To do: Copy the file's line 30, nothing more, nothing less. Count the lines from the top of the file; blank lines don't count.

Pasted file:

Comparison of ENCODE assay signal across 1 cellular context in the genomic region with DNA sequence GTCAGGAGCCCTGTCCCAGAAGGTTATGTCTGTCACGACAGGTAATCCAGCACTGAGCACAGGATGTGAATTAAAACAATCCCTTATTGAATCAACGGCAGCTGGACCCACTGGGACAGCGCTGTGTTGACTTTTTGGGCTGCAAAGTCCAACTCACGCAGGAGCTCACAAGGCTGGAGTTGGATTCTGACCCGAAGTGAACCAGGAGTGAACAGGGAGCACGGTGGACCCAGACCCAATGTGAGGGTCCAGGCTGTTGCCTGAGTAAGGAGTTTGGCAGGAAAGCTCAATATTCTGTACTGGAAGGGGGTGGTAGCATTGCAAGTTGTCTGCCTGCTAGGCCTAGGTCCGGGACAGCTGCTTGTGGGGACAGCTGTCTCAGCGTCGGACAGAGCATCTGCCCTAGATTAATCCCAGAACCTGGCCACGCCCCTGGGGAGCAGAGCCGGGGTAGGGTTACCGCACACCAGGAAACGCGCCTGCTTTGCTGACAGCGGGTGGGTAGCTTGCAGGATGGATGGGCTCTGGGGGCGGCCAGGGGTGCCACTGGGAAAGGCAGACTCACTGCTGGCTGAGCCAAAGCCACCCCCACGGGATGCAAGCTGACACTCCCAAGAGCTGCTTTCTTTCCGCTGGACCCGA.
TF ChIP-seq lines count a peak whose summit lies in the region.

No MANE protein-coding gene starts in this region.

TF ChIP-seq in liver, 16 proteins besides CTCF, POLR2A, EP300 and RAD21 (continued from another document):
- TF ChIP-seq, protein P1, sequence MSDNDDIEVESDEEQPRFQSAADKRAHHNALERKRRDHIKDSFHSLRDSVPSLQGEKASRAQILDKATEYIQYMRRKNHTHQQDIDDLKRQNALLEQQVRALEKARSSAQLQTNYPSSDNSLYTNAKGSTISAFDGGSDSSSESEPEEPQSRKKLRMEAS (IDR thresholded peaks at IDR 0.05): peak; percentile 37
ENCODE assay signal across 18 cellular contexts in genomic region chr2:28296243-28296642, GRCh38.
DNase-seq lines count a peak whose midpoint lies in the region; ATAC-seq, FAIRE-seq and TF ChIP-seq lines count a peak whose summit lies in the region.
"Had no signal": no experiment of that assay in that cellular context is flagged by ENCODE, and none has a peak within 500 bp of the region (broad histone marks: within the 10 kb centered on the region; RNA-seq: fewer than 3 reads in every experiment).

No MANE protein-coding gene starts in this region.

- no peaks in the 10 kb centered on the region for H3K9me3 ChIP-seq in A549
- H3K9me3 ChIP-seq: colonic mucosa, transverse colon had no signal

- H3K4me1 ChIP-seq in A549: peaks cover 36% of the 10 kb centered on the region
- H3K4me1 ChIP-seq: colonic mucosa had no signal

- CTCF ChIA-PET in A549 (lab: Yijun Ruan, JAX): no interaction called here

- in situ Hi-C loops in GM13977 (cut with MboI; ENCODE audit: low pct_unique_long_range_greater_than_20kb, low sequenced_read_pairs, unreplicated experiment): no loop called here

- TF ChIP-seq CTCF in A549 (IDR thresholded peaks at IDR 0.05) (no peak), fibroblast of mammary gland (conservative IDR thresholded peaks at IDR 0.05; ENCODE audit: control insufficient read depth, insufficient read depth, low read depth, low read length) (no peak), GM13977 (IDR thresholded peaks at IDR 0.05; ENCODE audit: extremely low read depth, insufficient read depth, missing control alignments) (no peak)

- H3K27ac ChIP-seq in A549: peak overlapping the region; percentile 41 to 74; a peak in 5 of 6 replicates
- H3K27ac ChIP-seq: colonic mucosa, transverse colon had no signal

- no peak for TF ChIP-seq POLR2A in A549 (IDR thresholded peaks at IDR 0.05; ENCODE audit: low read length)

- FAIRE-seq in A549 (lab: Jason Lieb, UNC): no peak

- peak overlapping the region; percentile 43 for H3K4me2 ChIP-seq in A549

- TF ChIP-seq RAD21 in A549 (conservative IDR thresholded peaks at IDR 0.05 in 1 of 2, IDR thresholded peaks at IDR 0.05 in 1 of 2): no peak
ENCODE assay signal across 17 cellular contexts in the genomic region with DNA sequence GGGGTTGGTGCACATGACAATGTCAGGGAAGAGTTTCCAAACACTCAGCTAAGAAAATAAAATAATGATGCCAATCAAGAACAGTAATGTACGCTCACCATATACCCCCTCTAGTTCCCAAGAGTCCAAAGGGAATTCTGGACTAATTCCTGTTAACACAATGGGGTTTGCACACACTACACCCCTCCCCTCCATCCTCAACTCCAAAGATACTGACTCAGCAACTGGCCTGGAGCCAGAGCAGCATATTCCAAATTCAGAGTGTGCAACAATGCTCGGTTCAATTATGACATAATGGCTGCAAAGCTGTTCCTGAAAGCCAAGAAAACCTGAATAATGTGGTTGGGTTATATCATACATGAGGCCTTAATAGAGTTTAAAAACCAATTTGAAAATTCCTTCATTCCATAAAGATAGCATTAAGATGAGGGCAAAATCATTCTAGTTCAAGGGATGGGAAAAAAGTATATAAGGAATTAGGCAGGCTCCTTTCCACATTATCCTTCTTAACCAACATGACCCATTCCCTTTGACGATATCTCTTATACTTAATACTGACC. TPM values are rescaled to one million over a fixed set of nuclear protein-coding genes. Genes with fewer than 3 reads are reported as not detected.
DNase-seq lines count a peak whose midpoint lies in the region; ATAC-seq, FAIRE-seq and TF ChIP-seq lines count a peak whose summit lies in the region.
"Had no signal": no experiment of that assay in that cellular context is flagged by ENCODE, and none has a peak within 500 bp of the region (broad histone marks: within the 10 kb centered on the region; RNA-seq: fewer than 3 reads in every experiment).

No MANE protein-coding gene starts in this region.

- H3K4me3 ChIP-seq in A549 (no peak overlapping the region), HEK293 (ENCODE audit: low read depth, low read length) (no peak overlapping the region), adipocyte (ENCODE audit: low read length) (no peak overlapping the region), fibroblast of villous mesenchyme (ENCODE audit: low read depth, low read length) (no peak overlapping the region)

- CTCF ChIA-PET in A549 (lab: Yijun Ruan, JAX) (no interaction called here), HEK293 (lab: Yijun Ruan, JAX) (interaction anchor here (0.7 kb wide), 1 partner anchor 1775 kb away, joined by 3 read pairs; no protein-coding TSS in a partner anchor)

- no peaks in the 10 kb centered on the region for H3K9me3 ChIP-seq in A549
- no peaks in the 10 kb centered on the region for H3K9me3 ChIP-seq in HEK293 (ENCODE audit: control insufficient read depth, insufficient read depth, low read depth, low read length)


- no peaks in the 10 kb centered on the region for H3K9me3 ChIP-seq in HEK293 (ENCODE audit: control insufficient read depth, insufficient read depth, low read depth, low read length)